Background: Laparoscopic surgery has been shown to decrease systemic stress compared to open abdominal surgery. One of the mechanisms to explain this finding is the effect of carbon dioxide (CO2) as an insufflation gas. Previous studies have shown that peritoneal exposure to CO2 results in a suppressed inflammatory response compared to air exposure. With the revolution of natural orifice translumenal endoscopic surgery (NOTES), the question of insufflation gas choice has re-risen. The objective of this study was to examine the impact of CO2 and air on plasma cytokine levels and peritoneal cell expression of inflammatory mediators.
Methods: Eight pigs underwent unilateral uterine horn resection using a 3-trocar technique. The animals were divided into 2 groups – laparoscopic with CO2 insufflation (CO2) and laparoscopic with air insufflation (AIR). Peritoneal lavage specimens were taken at 0, 1, and 4 hours from the time of incision. Lymphocytes, monocytes, and granulocytes were analyzed for phospho p38 expression using flow cytometry. Plasma tumor necrosis factor-alpha (TNF-á) was analyzed using enzyme-linked immunosorbent assay (ELISA) and compared at 0, 1, 2, and 4 hours from the time of incision. Welch-Satterthwaite t test was performed to compare the groups. Differences between groups were considered statistically significant at p < 0.05.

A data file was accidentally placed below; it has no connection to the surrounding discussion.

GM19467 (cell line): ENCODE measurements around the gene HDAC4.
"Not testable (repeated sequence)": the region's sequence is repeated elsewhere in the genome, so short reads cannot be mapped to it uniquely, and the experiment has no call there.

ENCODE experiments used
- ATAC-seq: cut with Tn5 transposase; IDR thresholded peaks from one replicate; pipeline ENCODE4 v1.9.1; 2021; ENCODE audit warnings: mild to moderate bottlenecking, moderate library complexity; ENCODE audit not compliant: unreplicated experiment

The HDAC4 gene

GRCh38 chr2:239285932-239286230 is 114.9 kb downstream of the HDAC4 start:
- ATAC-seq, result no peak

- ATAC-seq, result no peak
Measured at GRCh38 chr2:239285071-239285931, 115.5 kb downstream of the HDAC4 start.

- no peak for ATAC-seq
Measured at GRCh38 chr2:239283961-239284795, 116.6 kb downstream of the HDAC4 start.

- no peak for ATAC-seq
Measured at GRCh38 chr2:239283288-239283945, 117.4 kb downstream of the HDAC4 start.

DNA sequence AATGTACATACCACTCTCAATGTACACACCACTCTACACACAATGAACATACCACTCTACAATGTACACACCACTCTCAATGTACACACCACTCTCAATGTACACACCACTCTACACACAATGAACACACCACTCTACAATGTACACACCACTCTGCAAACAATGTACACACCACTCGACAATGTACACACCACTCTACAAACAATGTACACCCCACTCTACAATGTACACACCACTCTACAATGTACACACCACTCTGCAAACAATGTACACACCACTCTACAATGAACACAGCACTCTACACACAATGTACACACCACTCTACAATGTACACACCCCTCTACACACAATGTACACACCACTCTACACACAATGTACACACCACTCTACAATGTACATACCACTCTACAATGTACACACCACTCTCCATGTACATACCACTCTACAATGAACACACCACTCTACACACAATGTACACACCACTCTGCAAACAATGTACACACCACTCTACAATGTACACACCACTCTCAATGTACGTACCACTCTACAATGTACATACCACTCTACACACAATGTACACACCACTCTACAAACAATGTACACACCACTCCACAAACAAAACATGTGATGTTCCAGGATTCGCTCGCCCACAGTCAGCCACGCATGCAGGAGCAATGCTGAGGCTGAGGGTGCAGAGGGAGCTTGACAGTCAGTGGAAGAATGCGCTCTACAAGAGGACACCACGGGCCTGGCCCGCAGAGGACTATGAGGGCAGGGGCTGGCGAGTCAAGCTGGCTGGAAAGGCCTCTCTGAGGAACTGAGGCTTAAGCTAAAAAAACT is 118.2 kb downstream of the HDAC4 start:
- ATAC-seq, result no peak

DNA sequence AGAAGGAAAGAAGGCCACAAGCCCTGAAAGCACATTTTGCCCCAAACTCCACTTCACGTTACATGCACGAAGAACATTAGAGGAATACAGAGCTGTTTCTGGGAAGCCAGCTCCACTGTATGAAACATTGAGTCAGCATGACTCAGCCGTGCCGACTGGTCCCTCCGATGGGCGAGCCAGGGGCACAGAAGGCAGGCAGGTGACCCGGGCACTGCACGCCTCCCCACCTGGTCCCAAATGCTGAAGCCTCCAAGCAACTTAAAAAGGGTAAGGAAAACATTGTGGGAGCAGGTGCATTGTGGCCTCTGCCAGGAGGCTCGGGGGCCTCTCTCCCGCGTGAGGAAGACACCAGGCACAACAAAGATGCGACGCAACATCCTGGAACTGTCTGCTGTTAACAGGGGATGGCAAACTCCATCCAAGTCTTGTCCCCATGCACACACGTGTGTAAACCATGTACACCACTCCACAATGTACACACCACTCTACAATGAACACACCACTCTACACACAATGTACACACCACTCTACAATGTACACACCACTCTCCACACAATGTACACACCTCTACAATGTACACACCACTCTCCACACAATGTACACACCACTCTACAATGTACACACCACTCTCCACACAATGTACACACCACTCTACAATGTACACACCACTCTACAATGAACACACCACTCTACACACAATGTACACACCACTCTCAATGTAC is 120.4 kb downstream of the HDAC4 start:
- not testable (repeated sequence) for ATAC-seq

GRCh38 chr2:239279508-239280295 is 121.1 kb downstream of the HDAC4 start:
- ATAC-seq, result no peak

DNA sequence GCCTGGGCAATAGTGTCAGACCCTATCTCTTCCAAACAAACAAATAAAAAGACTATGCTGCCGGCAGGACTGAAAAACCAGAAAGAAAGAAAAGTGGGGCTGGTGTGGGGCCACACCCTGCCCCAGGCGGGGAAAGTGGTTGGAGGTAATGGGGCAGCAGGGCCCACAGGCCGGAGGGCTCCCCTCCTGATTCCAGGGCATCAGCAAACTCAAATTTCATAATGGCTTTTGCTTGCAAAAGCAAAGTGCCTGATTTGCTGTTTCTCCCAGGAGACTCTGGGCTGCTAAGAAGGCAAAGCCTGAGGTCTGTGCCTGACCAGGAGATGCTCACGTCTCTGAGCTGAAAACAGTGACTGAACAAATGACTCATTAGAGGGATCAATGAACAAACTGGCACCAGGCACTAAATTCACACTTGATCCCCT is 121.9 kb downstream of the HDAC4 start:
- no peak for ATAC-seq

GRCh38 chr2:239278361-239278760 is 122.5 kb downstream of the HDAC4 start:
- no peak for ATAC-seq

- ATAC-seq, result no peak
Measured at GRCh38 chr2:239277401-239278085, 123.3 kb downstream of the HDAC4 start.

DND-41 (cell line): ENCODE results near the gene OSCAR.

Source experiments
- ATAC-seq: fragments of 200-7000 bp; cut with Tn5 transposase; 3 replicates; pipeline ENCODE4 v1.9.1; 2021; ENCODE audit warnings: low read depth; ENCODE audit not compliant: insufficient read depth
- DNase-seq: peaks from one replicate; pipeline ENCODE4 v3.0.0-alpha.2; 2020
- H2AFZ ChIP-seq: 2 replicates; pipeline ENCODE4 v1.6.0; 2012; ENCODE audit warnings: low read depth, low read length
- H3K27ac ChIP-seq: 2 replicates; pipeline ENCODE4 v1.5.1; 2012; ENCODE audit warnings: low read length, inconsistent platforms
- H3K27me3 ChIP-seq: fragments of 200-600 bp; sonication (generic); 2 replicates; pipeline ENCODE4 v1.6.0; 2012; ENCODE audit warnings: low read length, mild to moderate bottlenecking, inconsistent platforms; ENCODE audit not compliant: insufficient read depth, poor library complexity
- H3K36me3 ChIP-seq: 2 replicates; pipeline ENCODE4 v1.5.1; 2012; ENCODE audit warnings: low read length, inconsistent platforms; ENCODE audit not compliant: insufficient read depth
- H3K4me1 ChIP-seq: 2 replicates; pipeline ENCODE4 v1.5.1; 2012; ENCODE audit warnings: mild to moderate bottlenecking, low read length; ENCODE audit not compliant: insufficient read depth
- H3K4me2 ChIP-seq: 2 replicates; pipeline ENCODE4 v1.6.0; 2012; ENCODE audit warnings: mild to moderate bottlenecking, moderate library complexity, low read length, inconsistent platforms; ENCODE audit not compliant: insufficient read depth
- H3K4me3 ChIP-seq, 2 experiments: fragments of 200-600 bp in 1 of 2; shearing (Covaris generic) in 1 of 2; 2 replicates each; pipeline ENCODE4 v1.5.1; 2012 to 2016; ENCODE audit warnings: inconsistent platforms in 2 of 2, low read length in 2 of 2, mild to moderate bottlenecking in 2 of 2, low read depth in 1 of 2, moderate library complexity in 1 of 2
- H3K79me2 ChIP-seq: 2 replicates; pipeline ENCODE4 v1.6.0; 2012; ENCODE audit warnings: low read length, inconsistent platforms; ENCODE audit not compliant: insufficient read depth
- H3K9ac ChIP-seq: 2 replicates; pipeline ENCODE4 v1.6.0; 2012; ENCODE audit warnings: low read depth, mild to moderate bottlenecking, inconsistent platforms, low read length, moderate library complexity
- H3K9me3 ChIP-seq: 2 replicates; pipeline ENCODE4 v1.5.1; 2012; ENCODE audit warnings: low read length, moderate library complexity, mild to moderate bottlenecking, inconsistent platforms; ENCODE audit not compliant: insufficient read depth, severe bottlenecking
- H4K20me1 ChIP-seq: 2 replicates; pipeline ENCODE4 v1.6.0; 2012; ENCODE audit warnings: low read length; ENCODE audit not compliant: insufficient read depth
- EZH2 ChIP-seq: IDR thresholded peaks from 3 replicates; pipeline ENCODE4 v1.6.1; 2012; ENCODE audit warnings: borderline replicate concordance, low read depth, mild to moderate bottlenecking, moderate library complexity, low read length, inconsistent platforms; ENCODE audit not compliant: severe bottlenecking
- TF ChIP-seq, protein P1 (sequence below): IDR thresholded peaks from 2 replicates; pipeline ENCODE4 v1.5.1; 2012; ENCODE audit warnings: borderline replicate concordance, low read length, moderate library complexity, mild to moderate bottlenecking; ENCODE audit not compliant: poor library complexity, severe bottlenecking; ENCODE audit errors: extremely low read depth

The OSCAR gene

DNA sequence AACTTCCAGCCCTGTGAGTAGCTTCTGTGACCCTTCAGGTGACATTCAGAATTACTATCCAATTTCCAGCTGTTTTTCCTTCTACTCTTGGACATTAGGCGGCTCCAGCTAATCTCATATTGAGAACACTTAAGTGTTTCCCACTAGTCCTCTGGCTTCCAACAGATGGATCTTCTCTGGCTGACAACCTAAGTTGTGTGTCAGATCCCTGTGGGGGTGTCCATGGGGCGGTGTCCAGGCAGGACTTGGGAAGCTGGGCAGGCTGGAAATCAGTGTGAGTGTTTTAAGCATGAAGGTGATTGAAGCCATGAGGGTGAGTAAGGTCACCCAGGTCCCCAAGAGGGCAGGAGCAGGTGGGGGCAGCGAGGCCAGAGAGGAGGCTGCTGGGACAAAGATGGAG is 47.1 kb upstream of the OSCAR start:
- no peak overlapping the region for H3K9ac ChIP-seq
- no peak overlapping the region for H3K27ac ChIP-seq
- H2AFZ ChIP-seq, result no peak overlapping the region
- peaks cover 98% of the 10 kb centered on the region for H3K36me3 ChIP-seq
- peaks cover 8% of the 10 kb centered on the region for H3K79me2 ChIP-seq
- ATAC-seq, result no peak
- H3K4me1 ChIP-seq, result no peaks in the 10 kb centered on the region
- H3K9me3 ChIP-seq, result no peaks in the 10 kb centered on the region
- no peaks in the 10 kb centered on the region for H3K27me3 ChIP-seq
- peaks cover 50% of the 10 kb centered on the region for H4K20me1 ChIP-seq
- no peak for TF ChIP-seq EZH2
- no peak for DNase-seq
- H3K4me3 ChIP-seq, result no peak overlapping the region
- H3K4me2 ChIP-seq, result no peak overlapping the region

Results: Peak TNF-á levels were lower in the CO2 group compared to the AIR group (p = 0.0034). Peritoneal lavage specimens only had sufficient cell counts for analysis at 4 hours after surgery. While not statistically significant due to insufficient sample size, phospho p38 expression was decreased in all cell types in the CO2 group compared to the AIR group (Table 1).
Conclusions: Laparoscopy with CO2 appears to result in decreased acute systemic inflammatory response in the forms of decreased levels of TNF-á and decreased expression of phospho p38 in peritoneal cells compared to AIR. This is consistent with previously reported results comparing the CO2 and air insufflation, and suggests that CO2 should be used for insufflation for NOTES instead of air.
Program Number: P103